My New York Times Letter to the Editor

Dec 21, 2011 by  | Bio |  2 Comment »

Today’s New York Times contains a letter to the Editor I wrote in response to an article published in this weekend’s Sunday Review. See below for a copy of that letter, as it appears in today’s paper. You can also click here to view it on The New York Times website.

To the Editor:

Re “Environmentalists Get Down to Earth” (news analysis, Sunday Review, Dec. 18):

It would be hard to find “a tougher moment over the last 40 years to be a leader in the American environmental movement” only if your sole focus is the national debate. All the rest of us — at the local, state and regional levels — have known for years what the nationals are only now realizing: we’ve got to engage people closer to where they live.

That’s also where we’ll make positive changes on energy and other big issues. The article cites good examples: coal plants, fracking and clean water. Progress on those issues is not happening in Congress. In state and regional arenas, it is.

For those of us who have worked there these last 40 years, the time for our earthbound experience, savvy and skills has arrived. It’s actually a great time to be in the environmental movement. We’re pleased to welcome national organizations to the action.

JOHN B. KASSEL
President
Conservation Law Foundation
Boston, Dec. 18, 2011

 

2 Responses to “My New York Times Letter to the Editor”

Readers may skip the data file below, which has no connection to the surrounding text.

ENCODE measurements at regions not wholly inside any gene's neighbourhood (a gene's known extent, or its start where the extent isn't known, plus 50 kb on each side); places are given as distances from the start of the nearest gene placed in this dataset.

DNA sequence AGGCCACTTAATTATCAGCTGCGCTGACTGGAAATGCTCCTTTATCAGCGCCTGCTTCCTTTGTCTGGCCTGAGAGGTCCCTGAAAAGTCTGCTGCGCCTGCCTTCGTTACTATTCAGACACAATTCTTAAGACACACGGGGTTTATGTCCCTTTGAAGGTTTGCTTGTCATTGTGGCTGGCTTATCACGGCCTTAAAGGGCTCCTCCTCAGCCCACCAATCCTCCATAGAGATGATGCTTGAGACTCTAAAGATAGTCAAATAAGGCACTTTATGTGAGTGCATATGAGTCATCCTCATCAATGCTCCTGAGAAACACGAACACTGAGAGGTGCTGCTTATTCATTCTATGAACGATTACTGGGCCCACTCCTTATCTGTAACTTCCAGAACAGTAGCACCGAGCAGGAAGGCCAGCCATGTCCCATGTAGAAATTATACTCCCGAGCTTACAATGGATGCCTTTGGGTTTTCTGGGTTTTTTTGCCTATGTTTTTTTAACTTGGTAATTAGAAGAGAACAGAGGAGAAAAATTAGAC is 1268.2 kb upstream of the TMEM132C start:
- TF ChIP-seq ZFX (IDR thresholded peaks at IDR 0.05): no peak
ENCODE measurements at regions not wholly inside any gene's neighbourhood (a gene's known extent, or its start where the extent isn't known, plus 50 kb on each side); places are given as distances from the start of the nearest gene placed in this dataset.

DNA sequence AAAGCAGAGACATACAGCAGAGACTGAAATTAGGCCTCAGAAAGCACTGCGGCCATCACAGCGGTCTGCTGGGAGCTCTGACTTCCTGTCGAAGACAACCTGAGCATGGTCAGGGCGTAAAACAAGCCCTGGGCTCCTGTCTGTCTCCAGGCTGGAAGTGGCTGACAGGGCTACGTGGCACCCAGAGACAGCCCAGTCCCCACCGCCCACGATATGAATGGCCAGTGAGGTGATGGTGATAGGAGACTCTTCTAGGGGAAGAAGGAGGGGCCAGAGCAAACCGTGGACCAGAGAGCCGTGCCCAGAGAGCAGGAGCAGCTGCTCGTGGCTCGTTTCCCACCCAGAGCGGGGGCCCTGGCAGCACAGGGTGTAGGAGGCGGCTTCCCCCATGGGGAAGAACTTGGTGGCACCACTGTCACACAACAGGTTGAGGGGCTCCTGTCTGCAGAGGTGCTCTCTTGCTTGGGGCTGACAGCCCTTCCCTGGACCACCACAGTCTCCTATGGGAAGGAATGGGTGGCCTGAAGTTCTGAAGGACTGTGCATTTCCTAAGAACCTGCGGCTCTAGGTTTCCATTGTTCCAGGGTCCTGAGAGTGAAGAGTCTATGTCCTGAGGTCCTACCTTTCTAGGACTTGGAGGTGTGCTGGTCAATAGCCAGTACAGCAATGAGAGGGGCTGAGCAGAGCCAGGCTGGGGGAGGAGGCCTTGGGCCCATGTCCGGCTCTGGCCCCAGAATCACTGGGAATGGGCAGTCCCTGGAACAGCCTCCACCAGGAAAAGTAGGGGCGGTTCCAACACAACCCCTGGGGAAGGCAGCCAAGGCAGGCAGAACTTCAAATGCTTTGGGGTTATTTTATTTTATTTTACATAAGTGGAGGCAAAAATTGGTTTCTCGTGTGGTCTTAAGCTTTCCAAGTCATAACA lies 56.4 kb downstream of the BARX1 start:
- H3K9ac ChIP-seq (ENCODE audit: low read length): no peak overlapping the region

1. Deborah

    I don’t think it’s necessary to manufacture a perceived rivalry between national organizations and local/regional ones. Just like CLF, national groups work on localized issues too — they just have the capacity to work on them in regions across the country. I think we’d all agree that it’s tackling issues at the local level that can be replicated in other states — and often are — are what gives them national significance. The only way we’re going to make real progress is by having national, regional and local groups pooling their resources and working in coalition to come up with scalable solutions to these problems.

    • John Kassel

      Thanks for your comment, Deborah. You’re absolutely right that it’s time to pool resources and create scalable solutions. We don’t have time (or resources) to waste. To that end, I did not mean to provoke a sense of rivalry. There are nationals and there are regionals. All have roles to play. Sometimes one role is more called-for than another. In my view, now is one of those times when more forward progress will be made by those playing the regional/state/local role. And that role can be any org that wants to play it – nationals included. It’s simply where the action is.

      Thanks,
      John